The Aerospace industry has a name for this disease, “NASA Chicken???, and it comes from the Challenger disaster. Read the minority opinion section of the Columbia NASA Return to Flight Task Force, and the comments by the Co Chair of the Task Force, former astronaut, now Boeing President, Richard Covey ”’If you watch sausage being made, it’s not always pretty and some people are going to find it uglier than others. I personally did not find the process, as it played out, unusual.” These comments coming from systemic non-compliance with safety critical processes and procedures. Coming from a Boeing Aerospace executive, tells you the level of disdain for compliance within the Aerospace industry.

With the contracts signed with the airlines requiring the payment of penalties by Boeing and AIRBUS for each day an aircraft is delayed from the contract delivery date, on a contract signed years earlier, the pressure to meet ridiculous schedules with multimillion dollar penalties is causing the aircraft system suppliers, aircraft manufacturers, and certification authorities to look the other way, because they will be blamed for the costs and delays for the program.

I have a duty to protect public safety, which is far higher than to a “preliminary injunction??? gag order, obtained by the false statements of TTTech Executives under oath, that while legal in Austria, is not legal in the European Union.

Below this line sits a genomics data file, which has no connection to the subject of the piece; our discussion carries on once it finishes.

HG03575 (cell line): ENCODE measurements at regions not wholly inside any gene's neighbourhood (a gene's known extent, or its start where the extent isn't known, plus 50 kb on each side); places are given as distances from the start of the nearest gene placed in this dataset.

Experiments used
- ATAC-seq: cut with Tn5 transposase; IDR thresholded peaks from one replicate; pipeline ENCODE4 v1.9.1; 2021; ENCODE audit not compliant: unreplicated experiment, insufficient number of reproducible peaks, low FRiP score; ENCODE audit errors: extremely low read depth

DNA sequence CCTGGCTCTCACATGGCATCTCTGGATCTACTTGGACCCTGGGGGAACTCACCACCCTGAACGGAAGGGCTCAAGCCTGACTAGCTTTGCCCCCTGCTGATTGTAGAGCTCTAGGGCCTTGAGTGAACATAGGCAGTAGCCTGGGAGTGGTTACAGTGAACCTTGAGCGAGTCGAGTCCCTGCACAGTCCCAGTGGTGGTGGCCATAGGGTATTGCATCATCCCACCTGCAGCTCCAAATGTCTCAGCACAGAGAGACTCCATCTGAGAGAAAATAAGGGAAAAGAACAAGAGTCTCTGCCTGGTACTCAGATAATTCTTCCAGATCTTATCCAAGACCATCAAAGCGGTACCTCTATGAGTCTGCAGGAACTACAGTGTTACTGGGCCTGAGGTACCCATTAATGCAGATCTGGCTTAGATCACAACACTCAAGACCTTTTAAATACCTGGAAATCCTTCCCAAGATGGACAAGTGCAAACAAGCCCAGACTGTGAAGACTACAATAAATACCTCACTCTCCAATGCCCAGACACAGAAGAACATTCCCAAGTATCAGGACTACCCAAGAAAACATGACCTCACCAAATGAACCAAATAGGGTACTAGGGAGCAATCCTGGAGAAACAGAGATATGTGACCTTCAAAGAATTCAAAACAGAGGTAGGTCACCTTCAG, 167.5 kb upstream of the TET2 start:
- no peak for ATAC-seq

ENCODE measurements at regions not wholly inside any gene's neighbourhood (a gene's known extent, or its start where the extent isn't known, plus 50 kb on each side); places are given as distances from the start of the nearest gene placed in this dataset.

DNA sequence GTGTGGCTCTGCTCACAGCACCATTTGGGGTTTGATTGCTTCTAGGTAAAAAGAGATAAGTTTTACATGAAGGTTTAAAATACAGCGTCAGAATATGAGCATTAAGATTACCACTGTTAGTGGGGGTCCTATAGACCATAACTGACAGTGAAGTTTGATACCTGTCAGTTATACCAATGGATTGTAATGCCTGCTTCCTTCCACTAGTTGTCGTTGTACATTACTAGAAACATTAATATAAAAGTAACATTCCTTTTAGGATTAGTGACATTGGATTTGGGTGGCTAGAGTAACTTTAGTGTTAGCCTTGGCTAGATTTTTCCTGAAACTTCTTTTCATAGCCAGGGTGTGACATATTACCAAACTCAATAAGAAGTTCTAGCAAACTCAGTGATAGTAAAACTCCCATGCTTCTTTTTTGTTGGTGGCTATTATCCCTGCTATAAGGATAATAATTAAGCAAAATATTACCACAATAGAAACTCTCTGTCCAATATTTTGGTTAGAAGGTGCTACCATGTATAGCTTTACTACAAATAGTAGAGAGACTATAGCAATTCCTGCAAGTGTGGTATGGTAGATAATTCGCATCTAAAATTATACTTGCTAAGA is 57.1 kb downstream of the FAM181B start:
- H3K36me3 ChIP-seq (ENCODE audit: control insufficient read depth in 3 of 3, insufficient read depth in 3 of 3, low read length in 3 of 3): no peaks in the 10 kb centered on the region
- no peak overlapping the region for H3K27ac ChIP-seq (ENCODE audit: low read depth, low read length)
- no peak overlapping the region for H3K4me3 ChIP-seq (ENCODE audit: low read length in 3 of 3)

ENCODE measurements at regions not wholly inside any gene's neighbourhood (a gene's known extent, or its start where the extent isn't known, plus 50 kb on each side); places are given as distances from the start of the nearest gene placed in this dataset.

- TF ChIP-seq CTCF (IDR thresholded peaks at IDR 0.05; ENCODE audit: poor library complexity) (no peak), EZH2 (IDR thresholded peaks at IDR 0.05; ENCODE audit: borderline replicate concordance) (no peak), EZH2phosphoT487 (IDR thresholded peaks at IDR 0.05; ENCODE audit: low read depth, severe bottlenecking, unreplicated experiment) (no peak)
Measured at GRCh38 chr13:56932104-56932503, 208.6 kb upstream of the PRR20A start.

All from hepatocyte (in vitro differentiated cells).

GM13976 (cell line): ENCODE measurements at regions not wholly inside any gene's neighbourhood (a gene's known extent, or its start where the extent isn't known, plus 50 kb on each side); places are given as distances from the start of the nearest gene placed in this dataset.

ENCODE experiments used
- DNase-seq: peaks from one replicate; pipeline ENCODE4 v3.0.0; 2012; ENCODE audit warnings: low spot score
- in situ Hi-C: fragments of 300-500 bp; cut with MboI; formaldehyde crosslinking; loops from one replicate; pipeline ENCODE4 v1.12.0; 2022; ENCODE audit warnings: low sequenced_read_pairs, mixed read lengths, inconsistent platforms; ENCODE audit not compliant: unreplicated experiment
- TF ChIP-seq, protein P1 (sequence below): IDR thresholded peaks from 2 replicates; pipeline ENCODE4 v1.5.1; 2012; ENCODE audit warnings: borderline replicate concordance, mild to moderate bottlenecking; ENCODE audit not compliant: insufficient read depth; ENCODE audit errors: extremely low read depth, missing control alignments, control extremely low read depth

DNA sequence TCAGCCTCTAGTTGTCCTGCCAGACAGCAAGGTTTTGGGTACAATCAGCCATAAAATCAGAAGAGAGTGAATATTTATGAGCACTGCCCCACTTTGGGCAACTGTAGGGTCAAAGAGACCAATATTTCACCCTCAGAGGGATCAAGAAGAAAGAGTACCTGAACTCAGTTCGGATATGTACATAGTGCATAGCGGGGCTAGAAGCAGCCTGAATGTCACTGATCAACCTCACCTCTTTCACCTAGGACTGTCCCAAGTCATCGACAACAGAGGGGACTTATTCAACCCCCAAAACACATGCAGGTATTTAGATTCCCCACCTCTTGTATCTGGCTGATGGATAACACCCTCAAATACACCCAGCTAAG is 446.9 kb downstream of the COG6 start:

In addition, as Chief Engineer, I have personal liability for the systems which are approved under my signature authority. The Chief Engineer of the Concourde in 1969, is, this week, being charged with manslaugter in 2005, 36 years later, for the accident which ruptured the fuel tank, resulting in a crash which took the lives of 113 passengers.

The former head of the Concorde program is reported to have been put under judicial investigation for manslaughter in the case looking into the 2000 crash of the supersonic jet that killed 113 people.
Henri Perrier was the chief engineer on the plane’s first test flight in 1969 for Aerospatiale nce.concorde/index.html []

I must remain in Austria to face both the Civil and Criminal Charges, and to receive a final report from the European Aviation Safety Agency (EASA) with the determination of my allegations, so that the responsibility is transferred from myself to the European Union Government, and to the European state of Austria. If I fail to defend myself against the charges of TTTech, by running to the United States, I will be found guilty of the charges. If the allegations are not fully investigated, and serious injuries and deaths result from a failure of the system, I will be presumed to be guilty, having failed to perform my duty to protect public safety.